Our News Roundup leads with the long, slow death of Section 230 immunity. Nick Weaver explains why he thinks social media’s pursuit of engagement has led to a poisonous online environment, and Matthew Heiman replays the astonishing international consensus that Silicon Valley deserves the blame – and the regulation – for all that ails the Internet. The UK is considering holding social media execs liable for “harmful” content on their platforms. Australia has already passed a law to punish social media companies for failure to remove “abhorrent violent material.” And Singapore is happily drafting behind the West, avoiding for once the criticism that its press controls are out of step with the international community. Even Mark Zuckerberg is reading the writing on the wall and asking for regulation. I note that lost in the one-minute hate directed at social media is any notion that other countries shouldn’t be able to tell Americans what they can and can’t read. I also wonder whether the consensus that platforms should be editors will add to conservative doubts about maintaining Section 230 at all – and in the process endanger the US-Mexico-Canada Agreement that would enshrine Section 230 in US treaty obligations.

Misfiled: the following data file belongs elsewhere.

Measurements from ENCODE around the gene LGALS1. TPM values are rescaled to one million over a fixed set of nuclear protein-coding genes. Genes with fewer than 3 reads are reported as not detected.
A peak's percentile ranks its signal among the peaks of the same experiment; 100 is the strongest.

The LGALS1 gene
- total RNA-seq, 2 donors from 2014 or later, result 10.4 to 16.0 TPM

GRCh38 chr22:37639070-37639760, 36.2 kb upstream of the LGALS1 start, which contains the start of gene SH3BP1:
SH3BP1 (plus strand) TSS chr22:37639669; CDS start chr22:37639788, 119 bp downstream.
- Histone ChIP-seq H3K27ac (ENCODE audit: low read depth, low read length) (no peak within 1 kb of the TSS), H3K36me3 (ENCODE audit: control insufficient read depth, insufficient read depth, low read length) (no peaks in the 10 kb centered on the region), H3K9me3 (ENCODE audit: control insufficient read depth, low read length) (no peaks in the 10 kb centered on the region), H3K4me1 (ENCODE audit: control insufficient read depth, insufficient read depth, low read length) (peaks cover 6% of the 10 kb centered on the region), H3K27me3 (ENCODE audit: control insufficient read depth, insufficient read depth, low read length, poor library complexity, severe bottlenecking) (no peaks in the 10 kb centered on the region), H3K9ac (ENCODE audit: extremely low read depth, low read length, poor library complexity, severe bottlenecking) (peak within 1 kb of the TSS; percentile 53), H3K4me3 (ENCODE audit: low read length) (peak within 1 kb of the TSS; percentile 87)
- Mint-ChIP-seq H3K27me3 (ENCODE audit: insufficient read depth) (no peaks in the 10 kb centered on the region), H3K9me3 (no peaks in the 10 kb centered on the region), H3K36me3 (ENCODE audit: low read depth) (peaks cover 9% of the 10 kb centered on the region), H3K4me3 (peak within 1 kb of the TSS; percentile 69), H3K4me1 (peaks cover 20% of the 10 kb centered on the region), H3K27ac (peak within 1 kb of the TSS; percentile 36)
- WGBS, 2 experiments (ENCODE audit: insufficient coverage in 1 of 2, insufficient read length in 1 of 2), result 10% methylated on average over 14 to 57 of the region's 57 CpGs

Nate Jones and I summarize the latest Reuters piece on American hackers working for the UAE. The short version? This is more a victory lap combined with journalists’ special pleading than a major new story.

Nate also briefs us on the latest tale of woe from Silicon Valley, where taking Chinese money and tech means you’re likely to get burned – in a government-ordered fire sale.

Nick and I disagree about how flawed facial recognition is, but not on the fact that NGOs are working overtime to turn the technology toxic.

Nate gives Kaspersky’s lawyers high grades for imagination and effort but not for credibility in their claim that we can trust the company’s software because Russian law doesn’t authorize Putin to intercept its data feeds.

And, with a hat tip to Gus Coldebella for the story, Matthew and I dig into the Washington attorney general’s $12 million settlement with Motel 6 for its cooperation with ICE. We think Motel 6 could have defended on federal preemption grounds and maybe gotten help from the Justice Department. But if the problem was bad publicity, that defense would have just made things worse.

Our interview is with Adam Segal, the Council on Foreign Relations’ expert on all things digital and China. Adam prognosticates on the likely fate of US-China trade talks, data localization in China, and on the future of China’s commercial cyberespionage plans.

Click here to listen the audio.